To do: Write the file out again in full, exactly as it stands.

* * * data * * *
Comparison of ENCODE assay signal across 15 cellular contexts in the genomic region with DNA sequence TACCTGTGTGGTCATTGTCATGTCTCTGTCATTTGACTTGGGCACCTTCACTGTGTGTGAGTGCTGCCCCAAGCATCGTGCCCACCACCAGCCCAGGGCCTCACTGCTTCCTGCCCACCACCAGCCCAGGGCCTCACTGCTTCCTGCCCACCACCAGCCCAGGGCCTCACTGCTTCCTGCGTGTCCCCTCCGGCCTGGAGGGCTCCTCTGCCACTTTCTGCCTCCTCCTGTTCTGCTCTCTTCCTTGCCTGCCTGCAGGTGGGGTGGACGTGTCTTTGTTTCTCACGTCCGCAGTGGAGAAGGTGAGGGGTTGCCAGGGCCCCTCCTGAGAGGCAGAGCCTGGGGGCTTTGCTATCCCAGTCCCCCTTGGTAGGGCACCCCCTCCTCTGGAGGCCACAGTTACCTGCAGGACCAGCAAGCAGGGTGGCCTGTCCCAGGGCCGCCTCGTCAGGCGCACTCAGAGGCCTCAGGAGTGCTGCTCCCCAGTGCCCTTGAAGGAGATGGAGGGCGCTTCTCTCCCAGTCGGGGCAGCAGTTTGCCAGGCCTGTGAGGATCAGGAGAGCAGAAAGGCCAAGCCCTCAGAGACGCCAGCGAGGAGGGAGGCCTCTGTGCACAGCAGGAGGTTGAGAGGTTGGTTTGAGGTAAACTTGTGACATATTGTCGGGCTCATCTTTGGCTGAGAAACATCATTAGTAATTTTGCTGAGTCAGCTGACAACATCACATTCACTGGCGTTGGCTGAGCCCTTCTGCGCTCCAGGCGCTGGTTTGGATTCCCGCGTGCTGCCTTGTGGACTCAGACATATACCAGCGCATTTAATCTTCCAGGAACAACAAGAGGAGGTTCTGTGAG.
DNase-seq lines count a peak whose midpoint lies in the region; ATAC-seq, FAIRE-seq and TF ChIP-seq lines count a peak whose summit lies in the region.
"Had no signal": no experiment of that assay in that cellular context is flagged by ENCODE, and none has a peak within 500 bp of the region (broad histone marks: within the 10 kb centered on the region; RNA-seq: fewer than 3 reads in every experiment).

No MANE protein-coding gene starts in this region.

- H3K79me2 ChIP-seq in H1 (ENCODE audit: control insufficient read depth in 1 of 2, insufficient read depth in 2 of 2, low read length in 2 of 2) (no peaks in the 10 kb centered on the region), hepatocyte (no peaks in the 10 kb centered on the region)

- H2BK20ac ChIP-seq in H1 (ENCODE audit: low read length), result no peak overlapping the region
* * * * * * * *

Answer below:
Comparison of ENCODE assay signal across 15 cellular contexts in the genomic region with DNA sequence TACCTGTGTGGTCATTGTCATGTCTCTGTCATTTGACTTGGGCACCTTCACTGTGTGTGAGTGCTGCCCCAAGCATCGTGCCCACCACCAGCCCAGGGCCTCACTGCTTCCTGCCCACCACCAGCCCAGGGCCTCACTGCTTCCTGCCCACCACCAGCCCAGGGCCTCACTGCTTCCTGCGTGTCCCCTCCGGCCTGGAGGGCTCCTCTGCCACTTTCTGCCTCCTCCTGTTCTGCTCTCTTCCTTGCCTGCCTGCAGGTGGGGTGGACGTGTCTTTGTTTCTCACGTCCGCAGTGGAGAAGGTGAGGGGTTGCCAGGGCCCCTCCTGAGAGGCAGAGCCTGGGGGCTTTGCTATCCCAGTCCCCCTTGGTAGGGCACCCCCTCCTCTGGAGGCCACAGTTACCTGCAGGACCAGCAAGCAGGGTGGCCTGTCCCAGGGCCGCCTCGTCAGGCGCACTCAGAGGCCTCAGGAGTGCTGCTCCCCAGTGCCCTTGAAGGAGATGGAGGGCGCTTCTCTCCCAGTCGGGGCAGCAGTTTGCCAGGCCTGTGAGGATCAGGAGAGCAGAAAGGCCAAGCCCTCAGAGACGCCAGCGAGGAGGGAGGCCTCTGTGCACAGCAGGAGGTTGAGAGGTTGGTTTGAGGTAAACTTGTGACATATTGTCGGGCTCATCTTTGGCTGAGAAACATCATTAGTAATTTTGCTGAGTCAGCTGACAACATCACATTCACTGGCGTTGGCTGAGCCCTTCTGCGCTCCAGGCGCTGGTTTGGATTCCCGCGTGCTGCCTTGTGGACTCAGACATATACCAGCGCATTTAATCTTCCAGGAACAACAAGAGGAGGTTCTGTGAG.
DNase-seq lines count a peak whose midpoint lies in the region; ATAC-seq, FAIRE-seq and TF ChIP-seq lines count a peak whose summit lies in the region.
"Had no signal": no experiment of that assay in that cellular context is flagged by ENCODE, and none has a peak within 500 bp of the region (broad histone marks: within the 10 kb centered on the region; RNA-seq: fewer than 3 reads in every experiment).

No MANE protein-coding gene starts in this region.

- H3K79me2 ChIP-seq in H1 (ENCODE audit: control insufficient read depth in 1 of 2, insufficient read depth in 2 of 2, low read length in 2 of 2) (no peaks in the 10 kb centered on the region), hepatocyte (no peaks in the 10 kb centered on the region)

- H2BK20ac ChIP-seq in H1 (ENCODE audit: low read length), result no peak overlapping the region